Americans are exceptional in many ways but perhaps their greatest exceptional characteristic is their neighborliness. Americans are a private people dedicated to the proposition that all homes are created equal no matter the customs, rituals, and beliefs that guide and comprise them. In dealing with his neighbor, the American follows the rule: Be cheerful and helpful, be polite, and leave my neighbor alone to his home.
But in leaving one's neighbors alone, Americans don't simply forget about them. If those strange customs, rituals, and beliefs enrich and cultivate a neighbor’s home, then they are worthy of respect, even if we know nothing about them. Our neighbor might dance round the fire with his young children nine times each night before bed or eat a birthday cake every day while running five miles each morning. This might even worry us a bit and make us clutch at the curtains or peer out the window (for Americans, though private, are not incurious). But if the fire-dancers and the cake-eaters appear in public, shake hands, and treat us and our family fairly, their homes are worthy of not only privacy but also respect. What strange things my neighbor does is not my business—yet I respect his strange business because I respect him, and I defend his privacy to conduct it.
Recent Stories in Culture
The American Neighbor's attitude derives from a fundamental tenet of America, held since its founding: Americans are united through difference. Going further, Americans are united not by simply tolerating the differences of others but by embracing them and thereby protecting the ability and right of one's neighbor to bring precisely what makes him strange to me into the public square. America made each man the guardian of his neighbor's strangeness and thereby turned strangers into neighbors without destroying or whitewashing what makes each man strange to another. This was an innovation, a new solution to one of the oldest, most fundamental political challenges in man's history and the heart of American exceptionalism.
Men have struggled to be both strangers and neighbors to one another at least since biblical times, Rabbi Meir Soloveichik tells his audience in the excellent new online series, "Jewish Ideas and the American Founders," recently released by the Tikvah Fund. The theme first arises when Abraham, seeking a burial place for his deceased bride Sarah, purchases a plot of land to be his family's burial plot. In approaching a people different from him and from whom he will purchase land to be his own, Abraham must be both neighborly and strange—he must be kind and purchase the land rather than kill for it, yet he must insist that this is his land and that it belongs to his people.
Rabbi Soloveichik uses this biblical frame to tell a parallel story about Jonas Phillips, a German Jewish immigrant to America at the time of the founding, and his posterity. Phillips, who arrived from Europe as an indentured servant before becoming one of the richest men in New York, believed in both the Declaration of Independence and his heritage and faith as a Jew. That is, Phillips found himself to be both stranger and neighbor in America—stranger by his Jewish heritage, which set him apart, and neighbor because he was a full citizen, capable of holding public office and offering his political opinions without hiding his Jewish identity.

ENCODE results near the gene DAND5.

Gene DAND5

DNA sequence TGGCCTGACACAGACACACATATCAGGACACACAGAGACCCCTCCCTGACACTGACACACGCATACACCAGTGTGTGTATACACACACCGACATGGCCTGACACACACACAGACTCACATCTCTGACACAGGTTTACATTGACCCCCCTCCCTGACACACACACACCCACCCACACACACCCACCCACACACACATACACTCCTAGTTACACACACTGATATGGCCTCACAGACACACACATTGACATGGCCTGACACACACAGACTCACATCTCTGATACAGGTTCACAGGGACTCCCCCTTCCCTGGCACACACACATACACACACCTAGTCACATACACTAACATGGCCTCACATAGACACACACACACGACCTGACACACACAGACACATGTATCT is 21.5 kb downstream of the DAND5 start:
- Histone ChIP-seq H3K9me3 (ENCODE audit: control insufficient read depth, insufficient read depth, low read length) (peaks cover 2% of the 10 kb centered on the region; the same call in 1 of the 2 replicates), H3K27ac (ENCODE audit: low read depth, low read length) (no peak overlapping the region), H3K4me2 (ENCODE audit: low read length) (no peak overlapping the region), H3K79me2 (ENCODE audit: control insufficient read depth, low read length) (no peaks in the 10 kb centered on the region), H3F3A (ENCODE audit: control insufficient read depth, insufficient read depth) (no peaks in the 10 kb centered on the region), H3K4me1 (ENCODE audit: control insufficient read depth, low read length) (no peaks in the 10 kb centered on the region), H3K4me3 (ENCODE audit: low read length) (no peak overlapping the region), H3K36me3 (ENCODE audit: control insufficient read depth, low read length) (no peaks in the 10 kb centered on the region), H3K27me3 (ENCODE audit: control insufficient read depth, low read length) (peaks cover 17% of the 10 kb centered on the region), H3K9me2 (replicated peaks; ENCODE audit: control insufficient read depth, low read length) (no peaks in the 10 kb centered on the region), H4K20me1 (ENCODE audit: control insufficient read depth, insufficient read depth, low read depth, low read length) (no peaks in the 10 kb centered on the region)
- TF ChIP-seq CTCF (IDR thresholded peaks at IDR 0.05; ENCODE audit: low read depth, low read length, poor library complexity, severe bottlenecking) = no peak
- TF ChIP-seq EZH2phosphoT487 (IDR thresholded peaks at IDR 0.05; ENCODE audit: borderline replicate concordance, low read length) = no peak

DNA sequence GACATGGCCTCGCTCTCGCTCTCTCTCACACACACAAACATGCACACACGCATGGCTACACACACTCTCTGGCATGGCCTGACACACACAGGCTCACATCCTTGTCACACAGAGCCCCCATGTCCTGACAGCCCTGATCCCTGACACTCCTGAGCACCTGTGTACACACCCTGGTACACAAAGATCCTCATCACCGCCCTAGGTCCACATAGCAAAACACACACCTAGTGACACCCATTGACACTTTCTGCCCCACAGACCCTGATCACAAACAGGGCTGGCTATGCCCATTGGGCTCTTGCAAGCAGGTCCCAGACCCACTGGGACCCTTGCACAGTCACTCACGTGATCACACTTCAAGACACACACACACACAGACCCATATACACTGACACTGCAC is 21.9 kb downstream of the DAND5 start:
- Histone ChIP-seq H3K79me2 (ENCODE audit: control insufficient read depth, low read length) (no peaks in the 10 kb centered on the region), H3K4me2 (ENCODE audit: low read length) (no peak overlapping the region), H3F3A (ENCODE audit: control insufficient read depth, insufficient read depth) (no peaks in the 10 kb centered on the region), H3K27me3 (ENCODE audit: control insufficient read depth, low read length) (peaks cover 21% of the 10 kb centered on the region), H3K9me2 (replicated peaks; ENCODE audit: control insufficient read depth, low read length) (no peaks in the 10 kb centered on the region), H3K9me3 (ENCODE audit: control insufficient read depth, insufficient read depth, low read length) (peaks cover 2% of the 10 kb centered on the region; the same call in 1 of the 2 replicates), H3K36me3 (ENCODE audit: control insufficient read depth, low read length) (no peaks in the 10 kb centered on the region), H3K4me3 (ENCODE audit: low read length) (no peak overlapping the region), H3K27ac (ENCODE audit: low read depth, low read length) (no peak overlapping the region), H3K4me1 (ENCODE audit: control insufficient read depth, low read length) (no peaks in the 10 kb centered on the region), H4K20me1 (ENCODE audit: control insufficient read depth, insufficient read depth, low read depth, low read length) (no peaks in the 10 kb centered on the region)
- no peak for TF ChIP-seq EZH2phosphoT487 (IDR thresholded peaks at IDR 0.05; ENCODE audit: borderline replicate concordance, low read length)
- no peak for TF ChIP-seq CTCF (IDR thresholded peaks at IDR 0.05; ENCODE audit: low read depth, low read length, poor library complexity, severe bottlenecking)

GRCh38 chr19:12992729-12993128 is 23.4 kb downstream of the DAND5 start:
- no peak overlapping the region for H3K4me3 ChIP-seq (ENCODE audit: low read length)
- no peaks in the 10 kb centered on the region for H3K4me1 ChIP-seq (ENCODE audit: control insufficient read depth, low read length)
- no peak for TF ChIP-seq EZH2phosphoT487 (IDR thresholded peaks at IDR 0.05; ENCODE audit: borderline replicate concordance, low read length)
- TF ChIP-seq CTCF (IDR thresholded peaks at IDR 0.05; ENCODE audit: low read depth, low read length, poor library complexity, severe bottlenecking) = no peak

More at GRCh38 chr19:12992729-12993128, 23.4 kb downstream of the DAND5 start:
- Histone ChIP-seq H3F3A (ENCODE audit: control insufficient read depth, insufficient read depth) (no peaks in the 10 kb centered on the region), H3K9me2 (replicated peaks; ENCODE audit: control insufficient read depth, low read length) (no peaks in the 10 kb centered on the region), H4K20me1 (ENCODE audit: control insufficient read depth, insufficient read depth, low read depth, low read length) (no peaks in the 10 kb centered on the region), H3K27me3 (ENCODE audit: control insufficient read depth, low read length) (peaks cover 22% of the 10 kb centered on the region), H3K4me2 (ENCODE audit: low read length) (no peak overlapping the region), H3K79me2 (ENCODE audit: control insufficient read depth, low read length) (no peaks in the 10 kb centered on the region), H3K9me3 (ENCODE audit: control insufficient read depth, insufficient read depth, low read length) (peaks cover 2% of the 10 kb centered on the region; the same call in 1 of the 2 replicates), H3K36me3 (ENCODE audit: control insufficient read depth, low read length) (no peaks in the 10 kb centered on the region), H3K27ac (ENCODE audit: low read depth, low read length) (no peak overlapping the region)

Rabbi Soloveichik uses the story of the Phillips family—as incredible as Jonas's chapter of the story is, his descendants' is even more astounding—to explain that being strangers and neighbors has always been the Jewish ideal, at least in the Diaspora. In this sense, America has been the most welcoming country to Jews since the Diaspora began in the first century because it has given them a home without asking, as the price of settlement, that they choose between political engagement and Jewish identity and faith.
As important as that is for Jews, Soloveichik also insists there is a universal point, a lesson for all Americans. Americans' being strangers and neighbors to each other simultaneously has succeeded because it is based on the strongest bond known to man: the covenant. A people covenants with one another when they relate to each other just as each individual relates to God. In order to do this, a people must build something together. In the Exodus, God laid out the plan by which the Israelites built the Tabernacle, where God then dwelt. Each person, each part of Israelite society, brought something unique to the construction of the Tabernacle. As God created a world of parts, so the Israelites created the Tabernacle with the parts at their disposal. God made a world for man, and man then made a resting place in that world for God.
America's founding is analogous to the story of the Israelites. In drawing out the parallels, Rabbi Soloveichik ultimately asks his viewers to consider not only that the American founding and the subsequent success of the American experiment are based on the pattern laid down by the Jewish people, but that America and the Jewish people, because both are a covenantal people, may share the same divine origin. As the Jews are the chosen people, so the American experiment is truly exceptional.
Agree or disagree with that suggestion, Rabbi Soloveichik's teaching on Jewish ideas and the American founding is worth engaging seriously, and there's no better place to start than his new lecture series.